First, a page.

Often referred to as a paradise unexplored, northeast India is indeed a culturally and historically rich territory, a treasure trove for explorers, nature lovers, trekkers and wildlife enthusiasts alike. A team of archaeologists from the Archaeological Survey of India (ASI) just proved just how unexplored it really is a few days ago, however. The team excavated seemingly mysterious structures at Vangchhia, in the Champai district of Mizoram, which they hold to believe may belong to a city that comprised of a much greater and lost civilisation that might have once existed there.
Vangchhia is overrun with lush forests and hills, located near the Myanmar border. As reported by The North East Today, the team has documented over fifty structures at Vangchhia, Mizoram’s only ASI-protected site. The excavation project was undertaken after the Director General of ASI visited the site in November 2015, with the objective to study structures that have floral, animal and human depictions on them.
"We were exploring what lay beneath the bushes and thick foliage. The entire site could hold traces of a lost city or a greater lost civilization. It is amazing to stumble upon so many things. We need more time and research to reach a final conclusion," said Sujeet Nayan, Assistant Superintending archaeologist at Archaeological Survey of India Delhi and Director of the excavation at Vangchhia. The excavation ended on Wednesday, and fragments of charcoal and pottery that were collected are being sent to specialised laboratories for carbon dating and further scientific analysis.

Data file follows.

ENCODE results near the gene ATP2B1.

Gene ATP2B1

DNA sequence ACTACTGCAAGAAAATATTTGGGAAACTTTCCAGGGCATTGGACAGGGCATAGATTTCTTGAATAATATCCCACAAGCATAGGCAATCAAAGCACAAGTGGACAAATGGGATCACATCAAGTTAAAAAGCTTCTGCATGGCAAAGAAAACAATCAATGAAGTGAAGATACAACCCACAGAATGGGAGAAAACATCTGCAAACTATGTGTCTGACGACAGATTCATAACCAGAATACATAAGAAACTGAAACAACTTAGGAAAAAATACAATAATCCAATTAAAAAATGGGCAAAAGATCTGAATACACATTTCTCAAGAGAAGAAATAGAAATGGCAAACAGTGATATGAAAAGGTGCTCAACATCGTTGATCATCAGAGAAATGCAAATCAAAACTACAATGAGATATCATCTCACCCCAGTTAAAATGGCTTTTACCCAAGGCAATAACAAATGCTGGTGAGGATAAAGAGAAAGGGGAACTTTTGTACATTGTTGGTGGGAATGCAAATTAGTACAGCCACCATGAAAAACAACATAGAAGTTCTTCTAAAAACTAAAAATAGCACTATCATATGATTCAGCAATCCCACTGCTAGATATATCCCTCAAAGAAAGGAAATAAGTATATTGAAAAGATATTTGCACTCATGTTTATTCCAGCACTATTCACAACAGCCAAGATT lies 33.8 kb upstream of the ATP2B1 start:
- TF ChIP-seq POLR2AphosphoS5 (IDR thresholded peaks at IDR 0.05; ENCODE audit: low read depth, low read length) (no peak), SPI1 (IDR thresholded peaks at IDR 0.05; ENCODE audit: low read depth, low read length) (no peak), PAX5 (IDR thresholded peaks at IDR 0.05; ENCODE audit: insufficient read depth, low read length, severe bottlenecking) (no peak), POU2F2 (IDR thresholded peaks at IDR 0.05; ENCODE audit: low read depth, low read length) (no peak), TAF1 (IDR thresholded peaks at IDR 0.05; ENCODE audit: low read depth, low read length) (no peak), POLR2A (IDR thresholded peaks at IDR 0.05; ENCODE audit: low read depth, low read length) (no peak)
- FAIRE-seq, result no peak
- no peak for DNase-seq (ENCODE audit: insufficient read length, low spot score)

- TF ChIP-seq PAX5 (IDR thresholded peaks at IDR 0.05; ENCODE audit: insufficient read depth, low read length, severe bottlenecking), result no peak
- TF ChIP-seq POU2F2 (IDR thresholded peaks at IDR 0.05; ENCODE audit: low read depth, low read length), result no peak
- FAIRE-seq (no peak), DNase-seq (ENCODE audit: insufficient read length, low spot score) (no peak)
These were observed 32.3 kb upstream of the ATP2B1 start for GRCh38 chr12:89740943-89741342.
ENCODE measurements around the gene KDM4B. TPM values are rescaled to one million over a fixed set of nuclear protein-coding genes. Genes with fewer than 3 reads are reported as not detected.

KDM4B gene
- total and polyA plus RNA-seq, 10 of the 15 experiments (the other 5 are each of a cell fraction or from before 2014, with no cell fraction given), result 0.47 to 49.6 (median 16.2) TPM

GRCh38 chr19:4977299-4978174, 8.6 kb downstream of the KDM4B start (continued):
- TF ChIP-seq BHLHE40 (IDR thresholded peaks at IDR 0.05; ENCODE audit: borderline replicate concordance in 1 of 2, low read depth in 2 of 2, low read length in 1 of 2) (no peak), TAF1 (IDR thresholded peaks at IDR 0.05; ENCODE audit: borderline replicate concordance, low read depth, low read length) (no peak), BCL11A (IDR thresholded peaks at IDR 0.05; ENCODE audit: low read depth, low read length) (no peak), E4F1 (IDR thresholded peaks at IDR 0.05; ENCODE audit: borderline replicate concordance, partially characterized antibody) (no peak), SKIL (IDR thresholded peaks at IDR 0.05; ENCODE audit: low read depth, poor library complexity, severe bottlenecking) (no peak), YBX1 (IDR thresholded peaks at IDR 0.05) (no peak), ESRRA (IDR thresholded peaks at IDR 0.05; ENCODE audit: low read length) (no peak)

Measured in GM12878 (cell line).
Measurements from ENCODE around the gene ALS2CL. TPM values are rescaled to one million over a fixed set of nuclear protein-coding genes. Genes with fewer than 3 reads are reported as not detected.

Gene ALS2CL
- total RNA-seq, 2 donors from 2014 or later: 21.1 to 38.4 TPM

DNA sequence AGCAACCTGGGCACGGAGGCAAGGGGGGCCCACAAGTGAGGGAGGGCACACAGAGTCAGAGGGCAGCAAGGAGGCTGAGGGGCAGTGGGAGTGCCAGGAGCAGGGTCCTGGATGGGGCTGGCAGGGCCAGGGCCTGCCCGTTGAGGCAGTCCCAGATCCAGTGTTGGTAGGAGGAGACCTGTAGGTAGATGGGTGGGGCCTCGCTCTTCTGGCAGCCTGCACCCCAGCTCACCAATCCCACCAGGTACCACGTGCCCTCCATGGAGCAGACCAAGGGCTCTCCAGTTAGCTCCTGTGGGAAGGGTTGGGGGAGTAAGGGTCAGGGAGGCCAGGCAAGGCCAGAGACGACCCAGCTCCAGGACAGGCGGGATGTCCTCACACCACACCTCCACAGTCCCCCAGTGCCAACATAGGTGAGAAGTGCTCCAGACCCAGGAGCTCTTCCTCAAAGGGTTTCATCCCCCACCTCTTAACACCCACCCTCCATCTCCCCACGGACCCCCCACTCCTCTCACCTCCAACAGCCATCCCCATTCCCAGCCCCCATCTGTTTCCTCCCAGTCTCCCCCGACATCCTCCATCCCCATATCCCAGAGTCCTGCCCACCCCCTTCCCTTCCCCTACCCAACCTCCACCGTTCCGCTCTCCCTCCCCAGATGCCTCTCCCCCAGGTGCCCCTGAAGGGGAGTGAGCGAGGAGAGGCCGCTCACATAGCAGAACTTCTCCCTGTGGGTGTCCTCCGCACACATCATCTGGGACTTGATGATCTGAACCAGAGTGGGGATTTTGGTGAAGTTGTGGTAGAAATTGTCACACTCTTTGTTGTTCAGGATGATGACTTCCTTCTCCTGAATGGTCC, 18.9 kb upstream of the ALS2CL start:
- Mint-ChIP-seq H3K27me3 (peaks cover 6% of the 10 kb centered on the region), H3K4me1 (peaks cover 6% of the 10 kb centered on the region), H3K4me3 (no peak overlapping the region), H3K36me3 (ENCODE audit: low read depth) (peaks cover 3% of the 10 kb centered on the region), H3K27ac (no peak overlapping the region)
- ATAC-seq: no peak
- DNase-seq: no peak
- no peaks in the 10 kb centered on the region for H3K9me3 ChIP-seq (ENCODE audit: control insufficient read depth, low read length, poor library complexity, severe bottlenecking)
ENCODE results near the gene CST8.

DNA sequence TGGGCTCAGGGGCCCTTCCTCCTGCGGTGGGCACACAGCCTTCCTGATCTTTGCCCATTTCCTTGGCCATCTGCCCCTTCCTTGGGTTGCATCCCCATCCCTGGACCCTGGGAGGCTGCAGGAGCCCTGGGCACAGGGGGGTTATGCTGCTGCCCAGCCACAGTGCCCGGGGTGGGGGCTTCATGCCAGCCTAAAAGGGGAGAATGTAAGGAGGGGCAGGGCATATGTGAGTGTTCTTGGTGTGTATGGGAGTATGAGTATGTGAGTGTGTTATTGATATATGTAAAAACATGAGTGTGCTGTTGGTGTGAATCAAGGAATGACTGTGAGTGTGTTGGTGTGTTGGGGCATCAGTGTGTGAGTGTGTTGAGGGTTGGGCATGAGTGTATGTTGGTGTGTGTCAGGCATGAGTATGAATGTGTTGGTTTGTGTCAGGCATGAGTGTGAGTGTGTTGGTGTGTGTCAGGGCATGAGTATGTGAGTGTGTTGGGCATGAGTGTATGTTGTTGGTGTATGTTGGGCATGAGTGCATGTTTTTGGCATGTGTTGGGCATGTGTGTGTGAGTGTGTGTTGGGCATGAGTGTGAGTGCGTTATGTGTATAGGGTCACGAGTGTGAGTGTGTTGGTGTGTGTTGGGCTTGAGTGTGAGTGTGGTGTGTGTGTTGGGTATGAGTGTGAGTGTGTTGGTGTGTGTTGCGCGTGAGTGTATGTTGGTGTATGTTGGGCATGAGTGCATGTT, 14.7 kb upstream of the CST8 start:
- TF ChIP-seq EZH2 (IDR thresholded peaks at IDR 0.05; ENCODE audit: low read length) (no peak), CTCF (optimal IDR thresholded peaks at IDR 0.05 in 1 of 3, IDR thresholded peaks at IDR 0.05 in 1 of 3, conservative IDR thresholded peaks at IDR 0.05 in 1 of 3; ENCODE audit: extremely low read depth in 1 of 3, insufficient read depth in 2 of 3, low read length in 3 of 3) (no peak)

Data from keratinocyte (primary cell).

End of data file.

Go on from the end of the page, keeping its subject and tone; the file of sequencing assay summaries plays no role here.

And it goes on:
The archaeological team came across burial sites that looked like water pavilions and terraces, resembling palatial buildings. Made of big stones, the average height of each terrace ranged from ten to twenty five feet. "The terraces might have served as burial sites, but this can't be ascertained as of now," Nayan said. "There are nine terraces. We explored around eight. We also found evidence of what seems to be a water pavilion. We presume people here liked their environment and the water pavilion is comparable to those found in Mughal structures," he added further.
Nayan stated that this was one of the most important archaeological finds of the present time and it held the key to hitherto-unknown facts about the northeast, and we couldn’t agree more. The team is said to return soon to the site for further research and study, and we’re excited to see what else might be discovered about these people when they do.
Words: Sara Hussain